The structure of ISART was quite different in 2020, thanks to the challenges and benefits of virtualization. We are excited to rise to the challenge of virtualization by combining lots of real-time interaction among panelists with in-depth plenary talks, and using highly interactive Q&A tools. We are also committed to ensuring that there is plenty of opportunity for the discussion and networking that has always been a hallmark of ISART. Please check back often for more details as we continue to refine the agenda.
Monday, August 10, from 9 to 11 a.m. the “tutorials” on the current state of 5G will be streamed; registered participants will also have on-demand access to the tutorials a few days prior to the opening of the symposium. There will be a live Q&A on Monday morning after all the tutorials. By offering the tutorial materials both on the first morning of the conference and in advance, we hope to allow participants to engage at their own pace with these presentations and materials that are aimed at setting a common baseline for the discussions to follow with respect to:
While each of these topics could merit a full conference themselves, the intent of the tutorial is to provide an overview sufficient to establish a common baseline from which participants can comfortably engage with the technical panel discussions that follow.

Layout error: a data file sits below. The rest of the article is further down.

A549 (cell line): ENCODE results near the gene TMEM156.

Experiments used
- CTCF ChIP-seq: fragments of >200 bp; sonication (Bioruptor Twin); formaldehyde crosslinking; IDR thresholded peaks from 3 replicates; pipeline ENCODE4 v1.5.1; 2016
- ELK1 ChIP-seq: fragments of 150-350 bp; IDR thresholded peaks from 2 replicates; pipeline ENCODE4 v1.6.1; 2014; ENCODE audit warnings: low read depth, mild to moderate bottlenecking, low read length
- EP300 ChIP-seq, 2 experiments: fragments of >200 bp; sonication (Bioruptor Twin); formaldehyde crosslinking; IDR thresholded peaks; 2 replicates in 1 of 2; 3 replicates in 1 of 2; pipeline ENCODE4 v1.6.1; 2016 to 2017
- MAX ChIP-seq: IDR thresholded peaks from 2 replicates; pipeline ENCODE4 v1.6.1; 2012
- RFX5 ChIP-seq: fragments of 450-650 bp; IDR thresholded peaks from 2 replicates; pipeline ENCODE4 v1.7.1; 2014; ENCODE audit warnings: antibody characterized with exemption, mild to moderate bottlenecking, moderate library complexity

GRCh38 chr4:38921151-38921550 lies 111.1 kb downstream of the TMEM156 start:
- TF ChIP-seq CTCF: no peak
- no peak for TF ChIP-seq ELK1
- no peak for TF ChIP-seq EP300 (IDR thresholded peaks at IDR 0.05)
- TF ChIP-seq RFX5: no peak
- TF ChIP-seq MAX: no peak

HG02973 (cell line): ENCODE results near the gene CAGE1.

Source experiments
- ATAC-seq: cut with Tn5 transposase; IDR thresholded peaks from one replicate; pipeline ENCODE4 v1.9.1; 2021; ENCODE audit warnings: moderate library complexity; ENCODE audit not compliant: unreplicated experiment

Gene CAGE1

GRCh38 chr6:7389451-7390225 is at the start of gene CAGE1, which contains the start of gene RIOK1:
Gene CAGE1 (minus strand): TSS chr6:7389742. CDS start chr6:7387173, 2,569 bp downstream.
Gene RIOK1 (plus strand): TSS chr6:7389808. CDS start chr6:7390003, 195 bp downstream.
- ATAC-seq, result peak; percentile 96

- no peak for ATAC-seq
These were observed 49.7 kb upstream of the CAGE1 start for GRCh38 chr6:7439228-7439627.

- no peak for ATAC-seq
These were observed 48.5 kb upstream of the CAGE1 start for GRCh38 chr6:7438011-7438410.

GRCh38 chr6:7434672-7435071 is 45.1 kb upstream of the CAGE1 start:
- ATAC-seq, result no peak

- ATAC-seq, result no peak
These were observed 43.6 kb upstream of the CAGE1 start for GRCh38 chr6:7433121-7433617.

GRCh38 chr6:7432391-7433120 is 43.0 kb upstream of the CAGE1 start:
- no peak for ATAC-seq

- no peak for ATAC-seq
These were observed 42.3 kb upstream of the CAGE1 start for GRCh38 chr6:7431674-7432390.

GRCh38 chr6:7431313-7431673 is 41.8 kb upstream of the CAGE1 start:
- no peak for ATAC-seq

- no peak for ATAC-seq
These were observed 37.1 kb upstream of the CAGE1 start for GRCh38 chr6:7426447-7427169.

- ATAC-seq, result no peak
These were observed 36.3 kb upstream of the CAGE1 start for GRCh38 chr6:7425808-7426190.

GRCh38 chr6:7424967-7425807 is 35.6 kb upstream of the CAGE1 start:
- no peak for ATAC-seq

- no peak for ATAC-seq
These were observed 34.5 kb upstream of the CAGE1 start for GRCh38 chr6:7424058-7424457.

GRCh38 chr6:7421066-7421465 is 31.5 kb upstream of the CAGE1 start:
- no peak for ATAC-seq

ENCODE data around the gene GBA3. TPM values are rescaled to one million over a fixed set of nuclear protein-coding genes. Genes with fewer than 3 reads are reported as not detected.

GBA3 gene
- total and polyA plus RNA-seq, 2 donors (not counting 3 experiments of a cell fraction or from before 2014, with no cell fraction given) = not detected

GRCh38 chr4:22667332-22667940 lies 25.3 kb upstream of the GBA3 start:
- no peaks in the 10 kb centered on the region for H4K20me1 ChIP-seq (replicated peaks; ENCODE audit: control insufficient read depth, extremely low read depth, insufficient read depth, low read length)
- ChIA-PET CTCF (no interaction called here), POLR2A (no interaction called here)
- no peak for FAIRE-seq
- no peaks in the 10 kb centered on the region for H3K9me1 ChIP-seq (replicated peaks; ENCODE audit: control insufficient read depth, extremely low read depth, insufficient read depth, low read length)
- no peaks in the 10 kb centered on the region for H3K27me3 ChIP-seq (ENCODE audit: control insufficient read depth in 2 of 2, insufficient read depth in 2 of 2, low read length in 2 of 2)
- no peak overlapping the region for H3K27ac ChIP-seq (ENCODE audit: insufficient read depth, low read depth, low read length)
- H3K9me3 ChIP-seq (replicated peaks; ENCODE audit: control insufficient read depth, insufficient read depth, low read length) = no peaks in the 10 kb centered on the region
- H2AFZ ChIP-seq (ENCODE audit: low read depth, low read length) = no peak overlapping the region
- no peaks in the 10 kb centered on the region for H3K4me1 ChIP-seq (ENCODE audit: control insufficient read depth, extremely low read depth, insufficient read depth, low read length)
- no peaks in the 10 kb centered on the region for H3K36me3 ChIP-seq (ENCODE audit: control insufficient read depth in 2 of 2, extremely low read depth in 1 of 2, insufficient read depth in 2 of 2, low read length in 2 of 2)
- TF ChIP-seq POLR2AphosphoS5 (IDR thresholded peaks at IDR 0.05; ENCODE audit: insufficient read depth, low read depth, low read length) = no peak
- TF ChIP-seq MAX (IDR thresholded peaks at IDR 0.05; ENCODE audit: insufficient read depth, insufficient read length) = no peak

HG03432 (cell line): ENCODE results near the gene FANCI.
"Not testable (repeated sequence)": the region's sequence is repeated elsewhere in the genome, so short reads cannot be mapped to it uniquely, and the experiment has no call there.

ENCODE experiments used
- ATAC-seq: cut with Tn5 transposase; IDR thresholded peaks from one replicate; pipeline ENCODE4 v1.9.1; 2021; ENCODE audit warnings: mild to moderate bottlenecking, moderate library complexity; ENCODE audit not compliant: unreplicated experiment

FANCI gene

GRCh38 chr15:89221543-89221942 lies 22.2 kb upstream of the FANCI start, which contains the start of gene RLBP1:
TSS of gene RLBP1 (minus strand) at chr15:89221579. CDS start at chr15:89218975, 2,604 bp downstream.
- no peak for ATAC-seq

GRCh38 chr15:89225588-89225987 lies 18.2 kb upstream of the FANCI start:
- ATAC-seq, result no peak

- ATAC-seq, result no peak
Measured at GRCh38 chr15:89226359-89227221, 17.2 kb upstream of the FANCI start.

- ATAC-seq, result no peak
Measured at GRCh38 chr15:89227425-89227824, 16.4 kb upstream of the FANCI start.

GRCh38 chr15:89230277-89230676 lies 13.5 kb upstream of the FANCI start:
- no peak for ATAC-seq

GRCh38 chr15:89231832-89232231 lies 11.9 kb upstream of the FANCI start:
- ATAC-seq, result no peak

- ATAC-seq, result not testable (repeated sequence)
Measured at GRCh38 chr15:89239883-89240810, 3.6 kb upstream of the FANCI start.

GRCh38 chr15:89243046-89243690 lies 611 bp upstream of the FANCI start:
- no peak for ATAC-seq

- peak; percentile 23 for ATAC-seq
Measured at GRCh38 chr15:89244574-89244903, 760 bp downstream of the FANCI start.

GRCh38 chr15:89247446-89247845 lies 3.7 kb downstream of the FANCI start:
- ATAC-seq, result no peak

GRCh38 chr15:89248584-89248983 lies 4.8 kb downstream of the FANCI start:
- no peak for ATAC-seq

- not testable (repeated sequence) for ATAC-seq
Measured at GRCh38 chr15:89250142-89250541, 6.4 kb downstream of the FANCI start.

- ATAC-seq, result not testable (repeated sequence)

We will open the main body of the Symposium with a discussion among representatives from the co-hosts: NTIA, NIST, and the University of Colorado, who will set the stage for the panels and discussions on the following days, and a keynote address from Dr. Lisa Porter, Deputy Under Secretary of Defense, who is spearheading DoD efforts to operate in zero-trust network environments.
Tuesday morning will feature a panel of experts from government, industry and academia diving deep into what zero-trust means within the spectrum world and the known risks that exist today at the intersection of 5G NR (New Radio) and zero-trust networks. Recognizing and naming the risks and vulnerabilities extant in the radio layer is crucial to identifying areas for research and developing solutions to better secure the spectrum relied upon for 5G services.
The core of the rest of the program revolves around four panels and several technical presentations that explore how to meet and overcome the identified risks and the challenges of securing spectrum and the radio layer for future wireless systems.